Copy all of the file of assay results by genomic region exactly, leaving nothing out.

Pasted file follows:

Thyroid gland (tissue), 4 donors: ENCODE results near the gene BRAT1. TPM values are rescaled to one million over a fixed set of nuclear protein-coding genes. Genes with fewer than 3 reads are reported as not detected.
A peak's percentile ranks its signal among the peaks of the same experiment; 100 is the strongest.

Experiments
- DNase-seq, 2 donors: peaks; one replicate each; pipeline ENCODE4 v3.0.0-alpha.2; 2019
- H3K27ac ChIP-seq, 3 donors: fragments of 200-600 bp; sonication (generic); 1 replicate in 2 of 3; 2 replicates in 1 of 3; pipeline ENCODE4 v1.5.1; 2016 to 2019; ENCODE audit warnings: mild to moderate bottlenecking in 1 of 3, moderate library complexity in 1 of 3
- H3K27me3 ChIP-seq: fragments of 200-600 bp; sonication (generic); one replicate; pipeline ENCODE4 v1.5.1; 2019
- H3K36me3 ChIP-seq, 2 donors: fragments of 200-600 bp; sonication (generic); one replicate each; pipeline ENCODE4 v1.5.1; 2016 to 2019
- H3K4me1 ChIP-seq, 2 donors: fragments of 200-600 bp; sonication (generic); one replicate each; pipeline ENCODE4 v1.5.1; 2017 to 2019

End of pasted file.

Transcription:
Thyroid gland (tissue), 4 donors: ENCODE results near the gene BRAT1. TPM values are rescaled to one million over a fixed set of nuclear protein-coding genes. Genes with fewer than 3 reads are reported as not detected.
A peak's percentile ranks its signal among the peaks of the same experiment; 100 is the strongest.

Experiments
- DNase-seq, 2 donors: peaks; one replicate each; pipeline ENCODE4 v3.0.0-alpha.2; 2019
- H3K27ac ChIP-seq, 3 donors: fragments of 200-600 bp; sonication (generic); 1 replicate in 2 of 3; 2 replicates in 1 of 3; pipeline ENCODE4 v1.5.1; 2016 to 2019; ENCODE audit warnings: mild to moderate bottlenecking in 1 of 3, moderate library complexity in 1 of 3
- H3K27me3 ChIP-seq: fragments of 200-600 bp; sonication (generic); one replicate; pipeline ENCODE4 v1.5.1; 2019
- H3K36me3 ChIP-seq, 2 donors: fragments of 200-600 bp; sonication (generic); one replicate each; pipeline ENCODE4 v1.5.1; 2016 to 2019
- H3K4me1 ChIP-seq, 2 donors: fragments of 200-600 bp; sonication (generic); one replicate each; pipeline ENCODE4 v1.5.1; 2017 to 2019